• Ask about the pronunciation of all names or words you are unfamiliar with (I did this for the majority and was still caught out by some slightly different to ‘normal’ pronunciation so always check every detail with the actual person you are introducing)
  • Practice what you are going to say, especially any unfamiliar words or phrases
  • Visit the venue where possible; at the very least obtain pictures so you have an idea of the set up and layout of seating, etc

On the day

  • Arrive early (I arrived just before 8am for a 9.30am start)
  • Let the organisers know you have arrived and ask if there is anything additional you should know or anything they might need you to do to help prepare for the event
  • Familiarise yourself with the space, stand on the stage, walk up any steps, check where the lectern and other props/staging might be, note where you will enter and exit the stage
  • Sit in a few different seats in the auditorium so you can see what it will be like from the audience’s perspective
  • Find out about any prepared fire alarm tests, where the toilets are, etc
  • Meet sound and lighting technician/s (they will be your best friend and ensure you are seen and heard)
  • Find out where and when you will need to get your microphone and make sure you are there at that time
  • Anticipate questions the speakers may have (e.g. how to use the slide ‘clicker’)
  • Warm up your body and voice so that you aren’t warming up on the audience’s time
  • Take a moment to prepare yourself mentally and get into the right state before the event commences

During the event

  • Start strongly and positively; remember you are setting the scene for the event
  • Stay alert and ready to adapt as required
  • Vary your voice and use open body language to ensure your delivery is engaging
  • Listen to the speakers so that you can incorporate a comment about their talk when thanking them
  • Keep to time; you may need to fill some time between speakers but remember it’s not about you so don’t go on and on leading the event to run overtime
  • Smile, be lively and enthusiastic and keep your energy up throughout the entire event

After the event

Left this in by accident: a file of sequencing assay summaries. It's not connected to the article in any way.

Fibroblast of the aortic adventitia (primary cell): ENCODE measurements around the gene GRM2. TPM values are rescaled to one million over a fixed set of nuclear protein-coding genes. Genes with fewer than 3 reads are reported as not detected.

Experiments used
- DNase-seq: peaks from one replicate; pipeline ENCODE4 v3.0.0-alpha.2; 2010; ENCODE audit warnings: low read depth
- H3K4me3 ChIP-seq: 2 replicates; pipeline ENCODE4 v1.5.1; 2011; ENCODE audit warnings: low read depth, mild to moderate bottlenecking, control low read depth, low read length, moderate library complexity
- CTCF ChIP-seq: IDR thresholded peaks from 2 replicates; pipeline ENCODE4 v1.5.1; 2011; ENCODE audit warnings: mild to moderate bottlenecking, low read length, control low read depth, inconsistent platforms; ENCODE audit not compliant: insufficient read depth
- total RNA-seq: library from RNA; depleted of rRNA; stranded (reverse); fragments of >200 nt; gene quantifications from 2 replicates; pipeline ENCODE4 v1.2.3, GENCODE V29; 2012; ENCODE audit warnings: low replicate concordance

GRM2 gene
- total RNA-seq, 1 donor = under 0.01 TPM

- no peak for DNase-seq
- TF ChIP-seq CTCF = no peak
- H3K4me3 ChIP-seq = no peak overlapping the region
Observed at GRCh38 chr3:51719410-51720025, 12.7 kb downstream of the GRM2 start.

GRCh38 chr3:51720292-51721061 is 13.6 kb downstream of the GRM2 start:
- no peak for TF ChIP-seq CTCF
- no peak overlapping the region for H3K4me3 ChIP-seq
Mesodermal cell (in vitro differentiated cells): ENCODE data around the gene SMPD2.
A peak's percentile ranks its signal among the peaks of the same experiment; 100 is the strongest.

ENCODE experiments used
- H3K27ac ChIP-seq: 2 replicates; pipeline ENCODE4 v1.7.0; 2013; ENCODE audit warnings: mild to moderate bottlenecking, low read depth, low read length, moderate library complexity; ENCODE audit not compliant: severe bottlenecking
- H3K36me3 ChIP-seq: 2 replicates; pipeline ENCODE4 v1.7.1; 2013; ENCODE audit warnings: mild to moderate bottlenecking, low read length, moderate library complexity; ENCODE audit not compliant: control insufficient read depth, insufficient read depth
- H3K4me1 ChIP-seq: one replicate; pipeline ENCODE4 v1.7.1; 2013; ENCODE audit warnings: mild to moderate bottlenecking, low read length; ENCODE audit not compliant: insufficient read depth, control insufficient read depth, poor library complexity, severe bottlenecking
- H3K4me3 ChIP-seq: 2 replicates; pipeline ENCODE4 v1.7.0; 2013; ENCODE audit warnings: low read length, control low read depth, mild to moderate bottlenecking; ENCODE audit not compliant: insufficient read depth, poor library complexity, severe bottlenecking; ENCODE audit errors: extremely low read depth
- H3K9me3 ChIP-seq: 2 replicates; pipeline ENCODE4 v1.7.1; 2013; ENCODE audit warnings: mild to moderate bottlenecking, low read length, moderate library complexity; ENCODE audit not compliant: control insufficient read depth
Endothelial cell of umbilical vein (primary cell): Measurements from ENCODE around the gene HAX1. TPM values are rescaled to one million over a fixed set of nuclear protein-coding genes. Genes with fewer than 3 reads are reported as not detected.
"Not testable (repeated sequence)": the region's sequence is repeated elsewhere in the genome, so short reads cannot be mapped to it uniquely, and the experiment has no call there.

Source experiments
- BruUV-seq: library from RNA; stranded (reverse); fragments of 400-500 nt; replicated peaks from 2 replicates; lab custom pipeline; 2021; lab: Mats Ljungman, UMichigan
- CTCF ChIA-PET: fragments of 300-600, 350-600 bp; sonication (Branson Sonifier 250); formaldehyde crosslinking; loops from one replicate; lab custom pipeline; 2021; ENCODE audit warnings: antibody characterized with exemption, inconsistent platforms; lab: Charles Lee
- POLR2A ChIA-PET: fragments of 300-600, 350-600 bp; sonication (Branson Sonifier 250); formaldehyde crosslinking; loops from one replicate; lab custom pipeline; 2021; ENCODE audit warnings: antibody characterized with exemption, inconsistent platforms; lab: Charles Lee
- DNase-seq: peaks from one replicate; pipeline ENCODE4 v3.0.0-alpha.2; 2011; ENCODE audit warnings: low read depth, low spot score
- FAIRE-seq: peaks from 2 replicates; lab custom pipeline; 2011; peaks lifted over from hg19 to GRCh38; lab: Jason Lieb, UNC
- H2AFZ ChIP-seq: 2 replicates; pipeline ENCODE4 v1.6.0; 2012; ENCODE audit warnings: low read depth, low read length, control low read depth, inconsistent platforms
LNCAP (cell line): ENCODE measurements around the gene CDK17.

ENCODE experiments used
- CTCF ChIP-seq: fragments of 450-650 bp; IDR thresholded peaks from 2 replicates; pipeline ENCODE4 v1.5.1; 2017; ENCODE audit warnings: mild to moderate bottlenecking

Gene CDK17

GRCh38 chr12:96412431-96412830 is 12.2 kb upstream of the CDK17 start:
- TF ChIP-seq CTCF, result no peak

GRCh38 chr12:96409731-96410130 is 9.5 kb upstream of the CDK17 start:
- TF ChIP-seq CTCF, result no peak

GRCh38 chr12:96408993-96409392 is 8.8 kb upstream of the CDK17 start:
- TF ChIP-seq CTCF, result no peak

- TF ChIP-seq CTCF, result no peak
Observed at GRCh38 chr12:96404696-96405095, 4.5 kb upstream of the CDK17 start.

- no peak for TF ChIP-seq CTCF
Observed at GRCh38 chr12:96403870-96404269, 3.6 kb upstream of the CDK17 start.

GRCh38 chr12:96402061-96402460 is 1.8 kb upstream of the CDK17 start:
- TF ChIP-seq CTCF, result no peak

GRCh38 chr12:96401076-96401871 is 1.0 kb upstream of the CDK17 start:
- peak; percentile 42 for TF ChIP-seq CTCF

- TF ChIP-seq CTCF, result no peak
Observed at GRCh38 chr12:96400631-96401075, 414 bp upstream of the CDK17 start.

• Thank the organisers, the tech crew and anyone else who has supported you through the event
  • Review your performance – think about what went well and what you would do differently in the future
  • Relax and recover!

If you enjoyed this article, click here to access Mel Sherwood’s ‘Top 5 Tips for Public Speaking Success’

Mel Sherwood is a pitch and presentation specialist who prepares ambitious entrepreneurs and business professionals to take centre stage, embrace the spotlight and present with more confidence, credibility and conviction. To find out more about Mel’s talks and programmes go to or for public speaking and pitching tips follow Mel on Twitter @MelSherwood_


7 Vocal Mistakes That Can Ruin Your Presentation


What does your voice say about you? Whether you like it or not, people will make judgements about you based on your voice. They’ll make assumptions about where you’re from, how well educated you are or how confident you are.

Regardless of the words you speak, your voice will impact on how engaging a speech or presentation is for your audience and how well your message is received.  Here are 7 vocal mistakes than can ruin your presentation:


When my workshop participants discuss what makes a poor presentation, inevitably someone will mention how awful it is to listen to a presenter speaking in a monotone. It’s boring and tiring to listen to and it gives the impression that you’re not interested in what you are saying or that you don’t care about your audience.

Too Fast

When you speak too quickly it’s very difficult for your audience to keep up with what you’re saying. We often speed up our speech when we’re nervous or want to get a presentation over and done with but this doesn’t serve your audience. It will most likely be the first time they have heard your message and they need time to process the information you are providing.

Too Slow